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The two most common types of IRAs are the traditional IRA and Roth IRA.
Your contributions to a traditional IRA enjoy tax-advantaged growth potential. You do not have to pay taxes on your traditional IRA assets until you withdraw the amounts.1 You may be able to make tax-deductible contributions to a traditional IRA. The deductibility is subject to limitations based on your eligibility to participate in an employer-sponsored retirement plan, your income, and your filing status. You cannot contribute to a traditional IRA if you are over age 70½.
You cannot deduct any contributions made to a Roth IRA. Contributions to a Roth IRA are always made with after-tax dollars and are subject to income limitations. Your contributions to a Roth IRA enjoy tax-advantaged growth potential. You also may take distributions from a Roth IRA account tax-free if you've been invested in the Roth IRA for a minimum of five years and if a distribution is made after the date you reach age 59½, or because you are disabled, or if it's made to a beneficiary or to your estate after your death. There are no required minimum distributions if you are the owner of a Roth IRA.
How are a traditional IRA and a Roth IRA different?
|Question||Traditional IRA||Roth IRA|
|Is there an age limit on when I can set up the IRA and contribute?||Yes. You must not have reached age 70½ by the end of the year.||No. You can be any age.|
|Can I deduct contributions?||Yes. You may be able to deduct your contributions to a traditional IRA depending on your income, your filing status, whether you are covered by a retirement plan at work, and whether you receive Social Security benefits.||No. You can never deduct contributions to a Roth IRA.|
|Do I have to start taking distributions when I reach a certain age?||Yes. You must begin receiving required minimum distributions by April 1 of the year following the year you reach age 70½.||No. If you are the original owner of a Roth IRA, you do not have to take distributions regardless of your age.|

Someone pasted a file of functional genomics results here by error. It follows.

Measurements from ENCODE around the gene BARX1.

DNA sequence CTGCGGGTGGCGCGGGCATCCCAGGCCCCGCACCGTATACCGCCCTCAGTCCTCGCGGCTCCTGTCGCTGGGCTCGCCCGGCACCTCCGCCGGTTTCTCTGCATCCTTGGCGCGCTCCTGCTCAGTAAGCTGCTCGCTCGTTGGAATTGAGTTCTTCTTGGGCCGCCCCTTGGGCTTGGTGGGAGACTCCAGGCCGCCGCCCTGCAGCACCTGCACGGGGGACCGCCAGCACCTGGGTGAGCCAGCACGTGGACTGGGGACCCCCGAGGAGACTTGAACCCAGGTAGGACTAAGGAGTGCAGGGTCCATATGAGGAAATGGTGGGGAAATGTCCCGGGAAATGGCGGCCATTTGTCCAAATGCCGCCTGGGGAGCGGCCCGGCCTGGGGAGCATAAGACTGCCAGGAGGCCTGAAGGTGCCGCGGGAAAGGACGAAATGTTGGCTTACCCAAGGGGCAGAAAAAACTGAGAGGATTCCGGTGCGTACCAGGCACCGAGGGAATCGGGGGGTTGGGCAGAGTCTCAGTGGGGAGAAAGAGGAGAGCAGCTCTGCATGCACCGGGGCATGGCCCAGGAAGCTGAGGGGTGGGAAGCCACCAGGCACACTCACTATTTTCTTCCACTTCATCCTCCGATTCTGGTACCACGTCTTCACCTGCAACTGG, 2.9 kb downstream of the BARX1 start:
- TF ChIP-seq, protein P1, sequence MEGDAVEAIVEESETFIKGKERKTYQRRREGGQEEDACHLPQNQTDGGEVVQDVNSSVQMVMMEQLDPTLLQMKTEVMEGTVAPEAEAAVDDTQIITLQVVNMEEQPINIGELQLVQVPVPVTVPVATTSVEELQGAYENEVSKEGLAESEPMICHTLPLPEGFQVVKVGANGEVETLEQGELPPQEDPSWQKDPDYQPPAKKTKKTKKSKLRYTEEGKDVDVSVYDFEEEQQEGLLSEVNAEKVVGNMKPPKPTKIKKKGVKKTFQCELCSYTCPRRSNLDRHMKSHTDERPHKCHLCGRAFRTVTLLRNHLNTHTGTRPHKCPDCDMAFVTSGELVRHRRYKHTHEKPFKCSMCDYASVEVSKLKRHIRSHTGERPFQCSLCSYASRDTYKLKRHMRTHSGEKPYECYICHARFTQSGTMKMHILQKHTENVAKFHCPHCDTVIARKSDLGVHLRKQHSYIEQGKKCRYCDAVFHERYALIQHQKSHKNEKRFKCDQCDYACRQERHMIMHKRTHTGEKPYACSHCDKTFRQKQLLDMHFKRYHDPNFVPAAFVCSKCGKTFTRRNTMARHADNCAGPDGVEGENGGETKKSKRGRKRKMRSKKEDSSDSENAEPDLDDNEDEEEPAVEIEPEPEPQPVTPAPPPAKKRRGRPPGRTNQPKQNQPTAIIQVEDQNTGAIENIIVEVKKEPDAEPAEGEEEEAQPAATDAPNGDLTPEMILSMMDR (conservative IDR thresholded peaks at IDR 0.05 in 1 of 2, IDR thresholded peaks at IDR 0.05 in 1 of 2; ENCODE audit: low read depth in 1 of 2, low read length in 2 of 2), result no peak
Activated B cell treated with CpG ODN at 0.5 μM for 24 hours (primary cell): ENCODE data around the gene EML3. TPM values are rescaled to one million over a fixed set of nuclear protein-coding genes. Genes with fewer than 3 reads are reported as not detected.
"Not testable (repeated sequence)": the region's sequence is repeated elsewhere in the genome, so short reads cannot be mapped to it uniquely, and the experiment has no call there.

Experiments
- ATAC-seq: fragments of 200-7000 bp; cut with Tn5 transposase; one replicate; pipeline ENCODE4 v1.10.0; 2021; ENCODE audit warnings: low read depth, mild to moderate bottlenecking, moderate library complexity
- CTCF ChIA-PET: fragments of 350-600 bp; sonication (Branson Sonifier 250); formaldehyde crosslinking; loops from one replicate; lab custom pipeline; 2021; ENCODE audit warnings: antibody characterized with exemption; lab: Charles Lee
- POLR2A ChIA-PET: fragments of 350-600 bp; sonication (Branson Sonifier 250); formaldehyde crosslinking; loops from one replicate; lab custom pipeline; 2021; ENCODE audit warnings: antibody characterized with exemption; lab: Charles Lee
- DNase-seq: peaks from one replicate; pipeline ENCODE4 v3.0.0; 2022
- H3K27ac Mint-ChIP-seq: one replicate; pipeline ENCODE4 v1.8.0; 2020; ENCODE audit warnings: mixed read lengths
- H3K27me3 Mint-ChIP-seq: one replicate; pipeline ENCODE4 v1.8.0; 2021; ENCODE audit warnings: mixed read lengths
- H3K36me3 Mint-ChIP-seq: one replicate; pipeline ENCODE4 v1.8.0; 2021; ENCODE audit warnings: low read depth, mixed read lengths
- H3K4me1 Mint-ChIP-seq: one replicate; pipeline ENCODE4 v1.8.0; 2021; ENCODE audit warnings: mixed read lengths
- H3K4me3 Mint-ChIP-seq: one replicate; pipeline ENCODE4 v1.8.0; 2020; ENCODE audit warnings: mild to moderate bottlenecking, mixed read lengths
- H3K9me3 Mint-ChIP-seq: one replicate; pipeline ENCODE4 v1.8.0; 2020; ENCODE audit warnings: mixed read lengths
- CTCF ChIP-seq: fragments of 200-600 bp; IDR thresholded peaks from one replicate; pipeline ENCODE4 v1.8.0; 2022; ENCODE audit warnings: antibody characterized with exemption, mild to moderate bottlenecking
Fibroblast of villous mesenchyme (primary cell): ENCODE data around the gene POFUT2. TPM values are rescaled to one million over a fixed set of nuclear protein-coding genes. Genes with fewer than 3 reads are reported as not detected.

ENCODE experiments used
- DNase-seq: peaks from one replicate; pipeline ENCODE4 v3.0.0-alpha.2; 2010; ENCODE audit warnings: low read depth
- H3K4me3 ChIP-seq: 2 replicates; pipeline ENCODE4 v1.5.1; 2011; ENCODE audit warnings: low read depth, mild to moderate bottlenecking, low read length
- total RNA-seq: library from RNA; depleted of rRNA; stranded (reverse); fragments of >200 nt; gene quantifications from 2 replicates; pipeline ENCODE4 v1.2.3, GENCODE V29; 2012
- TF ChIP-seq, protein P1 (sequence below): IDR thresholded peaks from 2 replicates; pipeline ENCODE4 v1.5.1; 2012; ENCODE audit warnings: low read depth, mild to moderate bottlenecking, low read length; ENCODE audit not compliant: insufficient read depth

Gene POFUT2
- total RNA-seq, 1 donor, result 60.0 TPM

|What are the tax advantages?||Tax-deferred growth potential.||Tax-free growth potential. No required minimum distributions.|
|Are distributions from my account taxable?||Distributions are taxed as ordinary income, but if you made nondeductible contributions, not all of the distribution is taxable. A 10% early withdrawal penalty may apply to withdrawals made prior to age 59½.||
Distributions are not taxed as long as certain requirements are met: (1) You must have been invested in the Roth IRA for a minimum of five years, and (2) A distribution is made either:
If a distribution does not meet the requirements listed above, the portion of the distribution attributable to earnings may be subject to ordinary income tax and may be subject to the 10% early withdrawal penalty.
|Can I take a loan?||No.||No.|
|Is there an upper income limit on how much I can earn and still contribute?||No.||Yes. The income limits are based on your modified adjusted gross income. You cannot contribute to a Roth IRA if your 2015 income is more than $131,000 for single and head of household filers and $193,000 for joint filers.|
|What are the contribution limits for 2015?||
|Is my account subject to Required Minimum Distribution rules?||Yes.||No, for a Roth IRA owner.|
Source: IRS Publication 590
You may contribute to both a traditional IRA and a Roth IRA in the same year. However, the total of your contributions in 2015 to a Roth IRA and a traditional IRA may not exceed $5,500 if you are under 50 years old and $6,500 if you are age 50 or older. Also, your contribution limit to a traditional IRA will be reduced by the contributions made to a Roth IRA. For more information, see IRS Publication 590.
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1Withdrawals are subject to ordinary income tax. A 10% early withdrawal penalty may apply to withdrawals made prior to age 59½.